The opinion of the court was delivered by: Hon. Thomas J. Whelan United States District Judge
ORDER GRANTING IN PART AND DENYING IN PART PLAINTIFF'S MOTION FOR ENTRY OF RULE 55 DEFAULT JUDGMENT (DOC. NO. 22.)
On November 27, 2007, Plaintiff Storz Performance ("Storz") commenced this trademark infringement action. Plaintiff now seeks default judgment against Defendants Moto Italia ("Moto"), Leslie Bull ("Bull"), Cycle Performance Products, Inc. ("Cycle"), and John Basore ("Basore") (collectively, "Defendants"). (Doc. No. 22.) None of the Defendants have ever properly appeared in this action and none have filed any opposition to this motion. The Court decides the matter on the papers submitted and without oral argument. See S.D. Cal. Civ. R. 7.1(d.1). For the reasons stated herein, the Court GRANTS IN PART AND DENIES IN PART Plaintiff's motion for entry of default judgment.
On November 27, 2007, Plaintiff filed this action for trademark infringement, unfair competition, accounting, and injunctive relief against Defendants. (Doc. No. 1.) Plaintiff is a manufacturer and purveyor of motorcycle accessories, many of which are marketed and sold under the "Ceriani" trademark. (Compl. 2:17-28.) Plaintiff alleges that Defendant Moto is a California entity of unknown form that markets and sells motorcycles and motorcycle accessories. (Compl. 3:4-13.) Plaintiff alleges that Defendant Cycle is a foreign corporation that produces and sells motorcycle accessories. (Compl. 3:18-27.) Also according to Plaintiff, Defendants Bull and Basore each serve as owner, director, or officer of Moto Italia and Cycle Performance Products, Inc., respectively. (Compl. 3:14-17; 4:1-6.)
Plaintiff's complaint and motion for default judgment allege the following. Beginning in 1985, Plaintiff has sold its products under the name "Ceriani." (Pl.'s Mot. 2:10-11.) Plaintiff subsequently registered this trademark both in California and with the United States Patent and Trademark Office. (Pl.'s Mot. 2:11-15.) Plaintiff claims that the "Ceriani" mark "has become famous for identifying Storz as the manufacturer and seller" of various products carrying the "Ceriani" name. (Pl.'s Mot. 2:16-18.) Amongst other products, Plaintiff designs and markets motorcycle fork suspension systems under the Ceriani name. (Pl.'s Mot. 2:24-26.)
Plaintiff further alleges that Defendants have been misappropriating the "Ceriani" name while importing and selling inferior motorcycle parts, components and accessories throughout the United States. (Pl.'s Mot. 2:24-26.) Plaintiff specifically claims that Defendants have been importing and selling motorcycle front fork suspension systems with the "Ceriani" label. (Pl.'s Mot. 2:24-26.)
On February 21 and 25, 2008, Plaintiff properly served Defendants with the Complaint. (Doc. Nos. 5, 6, 9, 10.) On March 24 and April 7, 2008 the Court rejected ex parte communications attempted by Defendant Basore. (Doc. Nos. 16, 17.) To date, Defendants have failed to attempt any further filings or otherwise appear in this action.
In the instant Motion for Default Judgment, Plaintiff requests that the Court enjoin Defendants from using the "Ceriani" trademark under 15 U.S.C. § 1116(a), a provision of the statutory scheme commonly known as the Lanham Act. Plaintiff also asks that the Court order Defendants to provide Plaintiff with an accounting of all sales of products containing the "Ceriani" mark. Finally, Plaintiff requests that the Court retain jurisdiction regarding remaining monetary damages issues following Defendants' accounting.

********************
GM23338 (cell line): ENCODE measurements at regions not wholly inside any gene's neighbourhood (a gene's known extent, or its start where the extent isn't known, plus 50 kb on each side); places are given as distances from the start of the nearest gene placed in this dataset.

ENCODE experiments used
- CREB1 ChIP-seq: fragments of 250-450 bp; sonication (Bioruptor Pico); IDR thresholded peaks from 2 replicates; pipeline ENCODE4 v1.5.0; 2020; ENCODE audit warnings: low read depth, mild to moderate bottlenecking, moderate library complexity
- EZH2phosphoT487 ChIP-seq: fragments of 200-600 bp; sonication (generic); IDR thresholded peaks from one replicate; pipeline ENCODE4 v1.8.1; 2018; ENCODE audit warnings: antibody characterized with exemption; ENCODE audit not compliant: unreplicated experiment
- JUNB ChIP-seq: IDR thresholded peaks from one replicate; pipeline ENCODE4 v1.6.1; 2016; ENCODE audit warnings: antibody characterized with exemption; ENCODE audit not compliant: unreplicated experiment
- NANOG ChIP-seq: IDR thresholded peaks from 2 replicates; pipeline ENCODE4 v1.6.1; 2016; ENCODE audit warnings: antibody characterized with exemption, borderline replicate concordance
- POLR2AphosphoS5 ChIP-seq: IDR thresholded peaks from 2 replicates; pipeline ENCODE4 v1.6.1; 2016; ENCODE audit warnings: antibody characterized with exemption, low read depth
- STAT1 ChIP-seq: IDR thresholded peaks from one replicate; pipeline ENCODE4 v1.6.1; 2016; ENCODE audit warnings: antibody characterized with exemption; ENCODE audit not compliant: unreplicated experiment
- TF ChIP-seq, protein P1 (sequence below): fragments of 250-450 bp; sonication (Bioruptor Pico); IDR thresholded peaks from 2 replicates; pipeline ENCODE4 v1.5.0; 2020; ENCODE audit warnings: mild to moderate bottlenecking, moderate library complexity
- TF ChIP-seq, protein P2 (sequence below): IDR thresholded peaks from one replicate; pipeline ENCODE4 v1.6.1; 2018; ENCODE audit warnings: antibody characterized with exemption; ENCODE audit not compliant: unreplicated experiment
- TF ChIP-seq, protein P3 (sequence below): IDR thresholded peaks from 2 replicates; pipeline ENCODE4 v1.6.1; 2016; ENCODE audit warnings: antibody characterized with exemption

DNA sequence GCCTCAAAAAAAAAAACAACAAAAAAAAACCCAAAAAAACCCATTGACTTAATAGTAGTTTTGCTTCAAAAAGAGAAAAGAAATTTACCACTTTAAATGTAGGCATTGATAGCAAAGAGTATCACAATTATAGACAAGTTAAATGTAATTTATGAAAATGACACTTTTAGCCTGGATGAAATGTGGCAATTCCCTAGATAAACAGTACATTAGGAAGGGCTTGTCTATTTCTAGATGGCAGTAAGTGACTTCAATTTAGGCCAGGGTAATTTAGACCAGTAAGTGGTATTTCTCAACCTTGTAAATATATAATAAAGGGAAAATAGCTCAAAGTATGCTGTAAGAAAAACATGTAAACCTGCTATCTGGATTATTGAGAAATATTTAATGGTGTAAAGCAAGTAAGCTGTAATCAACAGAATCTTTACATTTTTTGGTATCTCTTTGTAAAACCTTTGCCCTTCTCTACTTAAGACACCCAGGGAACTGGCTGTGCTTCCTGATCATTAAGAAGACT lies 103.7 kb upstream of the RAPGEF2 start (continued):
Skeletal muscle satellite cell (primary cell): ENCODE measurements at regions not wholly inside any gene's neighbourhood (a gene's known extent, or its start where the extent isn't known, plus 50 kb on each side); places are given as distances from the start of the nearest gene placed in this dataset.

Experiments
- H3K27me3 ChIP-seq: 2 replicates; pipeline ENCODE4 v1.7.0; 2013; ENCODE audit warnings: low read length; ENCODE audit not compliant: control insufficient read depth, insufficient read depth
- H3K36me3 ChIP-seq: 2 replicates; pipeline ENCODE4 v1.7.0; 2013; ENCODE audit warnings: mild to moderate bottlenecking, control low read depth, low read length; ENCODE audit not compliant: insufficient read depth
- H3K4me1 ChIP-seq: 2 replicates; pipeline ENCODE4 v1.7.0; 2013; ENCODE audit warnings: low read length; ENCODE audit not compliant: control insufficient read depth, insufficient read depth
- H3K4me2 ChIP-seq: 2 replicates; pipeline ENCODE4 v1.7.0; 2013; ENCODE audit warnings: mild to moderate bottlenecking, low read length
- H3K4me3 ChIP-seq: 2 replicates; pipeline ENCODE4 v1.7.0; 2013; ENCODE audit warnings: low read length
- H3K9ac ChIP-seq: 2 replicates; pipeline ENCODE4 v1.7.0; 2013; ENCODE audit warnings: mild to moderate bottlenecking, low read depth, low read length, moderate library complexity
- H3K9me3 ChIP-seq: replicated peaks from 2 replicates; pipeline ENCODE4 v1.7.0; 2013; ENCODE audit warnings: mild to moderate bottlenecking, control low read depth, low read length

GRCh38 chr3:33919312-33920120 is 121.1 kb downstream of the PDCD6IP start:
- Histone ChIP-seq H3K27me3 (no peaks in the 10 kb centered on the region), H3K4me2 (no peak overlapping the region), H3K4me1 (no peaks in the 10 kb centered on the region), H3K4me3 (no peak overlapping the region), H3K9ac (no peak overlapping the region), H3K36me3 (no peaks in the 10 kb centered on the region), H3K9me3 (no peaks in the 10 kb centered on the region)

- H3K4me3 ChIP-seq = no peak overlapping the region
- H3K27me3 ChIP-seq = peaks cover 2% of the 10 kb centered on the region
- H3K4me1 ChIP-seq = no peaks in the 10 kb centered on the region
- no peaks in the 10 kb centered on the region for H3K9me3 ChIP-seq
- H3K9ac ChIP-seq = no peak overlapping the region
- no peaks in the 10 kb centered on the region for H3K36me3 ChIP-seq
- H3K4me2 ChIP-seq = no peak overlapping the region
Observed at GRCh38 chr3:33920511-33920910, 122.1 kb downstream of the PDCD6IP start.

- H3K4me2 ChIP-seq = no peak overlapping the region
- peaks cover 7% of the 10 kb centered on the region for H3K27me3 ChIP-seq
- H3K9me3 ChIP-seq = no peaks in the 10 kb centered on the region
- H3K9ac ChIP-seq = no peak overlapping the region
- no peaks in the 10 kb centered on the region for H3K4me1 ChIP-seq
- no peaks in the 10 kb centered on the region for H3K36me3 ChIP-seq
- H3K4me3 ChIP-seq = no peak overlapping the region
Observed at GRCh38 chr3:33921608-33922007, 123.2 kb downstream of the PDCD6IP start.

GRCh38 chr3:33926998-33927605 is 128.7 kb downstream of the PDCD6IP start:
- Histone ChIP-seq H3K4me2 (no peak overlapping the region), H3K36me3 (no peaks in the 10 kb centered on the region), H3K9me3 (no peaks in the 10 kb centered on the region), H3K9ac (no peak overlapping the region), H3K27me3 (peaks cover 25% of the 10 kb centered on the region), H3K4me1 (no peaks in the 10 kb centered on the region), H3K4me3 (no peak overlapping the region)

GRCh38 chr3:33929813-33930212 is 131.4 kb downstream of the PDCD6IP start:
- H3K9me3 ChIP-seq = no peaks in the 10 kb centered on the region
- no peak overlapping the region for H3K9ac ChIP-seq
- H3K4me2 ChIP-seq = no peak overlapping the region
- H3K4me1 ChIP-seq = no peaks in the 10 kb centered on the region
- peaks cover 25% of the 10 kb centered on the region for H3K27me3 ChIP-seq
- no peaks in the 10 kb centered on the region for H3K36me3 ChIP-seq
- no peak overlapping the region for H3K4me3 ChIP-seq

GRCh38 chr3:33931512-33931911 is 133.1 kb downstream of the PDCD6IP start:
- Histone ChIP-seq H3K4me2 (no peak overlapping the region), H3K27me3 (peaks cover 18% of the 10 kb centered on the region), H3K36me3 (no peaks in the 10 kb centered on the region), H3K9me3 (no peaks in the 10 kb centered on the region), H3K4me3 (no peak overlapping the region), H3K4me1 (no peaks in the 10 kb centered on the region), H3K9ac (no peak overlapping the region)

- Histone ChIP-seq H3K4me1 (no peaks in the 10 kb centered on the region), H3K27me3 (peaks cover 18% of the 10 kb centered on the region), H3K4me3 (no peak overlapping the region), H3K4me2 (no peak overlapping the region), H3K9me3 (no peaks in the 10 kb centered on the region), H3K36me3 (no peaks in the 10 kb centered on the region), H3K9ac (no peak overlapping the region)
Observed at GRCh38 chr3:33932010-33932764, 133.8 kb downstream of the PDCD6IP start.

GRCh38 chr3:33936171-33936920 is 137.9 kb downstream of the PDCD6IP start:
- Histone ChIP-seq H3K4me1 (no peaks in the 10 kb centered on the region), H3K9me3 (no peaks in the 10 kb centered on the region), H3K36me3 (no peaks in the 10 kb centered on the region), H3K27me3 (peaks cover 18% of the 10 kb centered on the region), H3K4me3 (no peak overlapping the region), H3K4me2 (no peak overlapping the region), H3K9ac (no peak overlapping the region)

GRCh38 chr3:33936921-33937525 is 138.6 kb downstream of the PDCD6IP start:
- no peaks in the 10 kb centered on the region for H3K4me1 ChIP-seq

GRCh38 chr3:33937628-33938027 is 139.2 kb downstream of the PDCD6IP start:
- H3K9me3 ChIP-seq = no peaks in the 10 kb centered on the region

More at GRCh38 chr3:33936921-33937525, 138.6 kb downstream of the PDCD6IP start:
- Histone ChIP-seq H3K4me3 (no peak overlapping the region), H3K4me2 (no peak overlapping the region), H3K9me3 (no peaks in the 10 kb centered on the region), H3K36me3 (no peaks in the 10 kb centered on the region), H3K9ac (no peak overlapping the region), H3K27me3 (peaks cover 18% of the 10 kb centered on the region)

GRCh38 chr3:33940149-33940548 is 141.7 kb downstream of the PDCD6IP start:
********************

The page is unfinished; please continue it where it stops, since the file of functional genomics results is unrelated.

Rule 55(b)(2) of the Federal Rules of Civil Procedure governs applications to the court for default judgment. See Fed. R. Civ. P. 55(b)(2). Default judgment is available as long as the plaintiff establishes (1) defendant has been served with the summons and complaint and default was entered for their failure to appear; (2) defendant is neither a minor nor an incompetent person; (3) defendant is not in military service or not otherwise subject to the Soldiers and Sailors Relief Act of 1940; and (4) if defendant has appeared in the action, that defendant was provided with notice of the application for default judgment at least three days prior to the hearing. See, e.g., 50 U.S.C. § 521; Fed. R. Civ. P. 55; Twentieth Century Fox Film Corp. v. Streeter, 438 F. Supp. 2d 1065, 1070 (D. Ariz. 2006).
Entry of default judgment is within the trial court's discretion. See Taylor Made Golf Co. v. Carsten Sports, Ltd., 175 F.R.D. 658, 660 (S.D. Cal. 1997) (Brewster, J.) (citing Lau Ah Yew v. Dulles, 236 F.2d 415, 416 (9th Cir. 1956)). In making this determination, the court considers the following factors: (1) the possibility of prejudice to the plaintiff, (2) the merits of plaintiff's substantive claim, (3) the sufficiency of the complaint, (4) the sum of money at stake in the action, (5) the possibility of a dispute concerning the material facts, (6) whether the default was due to excusable neglect, and (7) the strong policy underlying the Federal Rules of Civil Procedure favoring decisions on the merits. Eitel v. McCool, 782 F.2d 1470, 1471-72 (9th Cir. 1986).
Upon entry of default, the factual allegations in plaintiff's complaint, except those relating to damages, are deemed admitted. E.g., Televideo Sys., Inc. v. Heidenthal, 826 F.2d 915, 917-18 (9th Cir. 1987) (quoting Geddes v. United Fin. Group, 559 F.2d 557, 560 (9th Cir. 1977)). Respecting the damages determination, the general rule is that well-pled allegations in the complaint regarding liability are deemed true and the court is not required to make detailed findings of fact. See Fair Housing of Marin v. Combs, 285 F.3d 899, 906 (9th Cir. 2002) (finding that the district court's factual findings were sufficiently supported by evidence in the record). If sufficiently documented and detailed, damages claims may be fixed by an accounting, declarations or affidavits. See James v. Frame, 6 F.3d 307, 310 (5th Cir. 1993).
A. LIABILITY:DEFENDANTS ...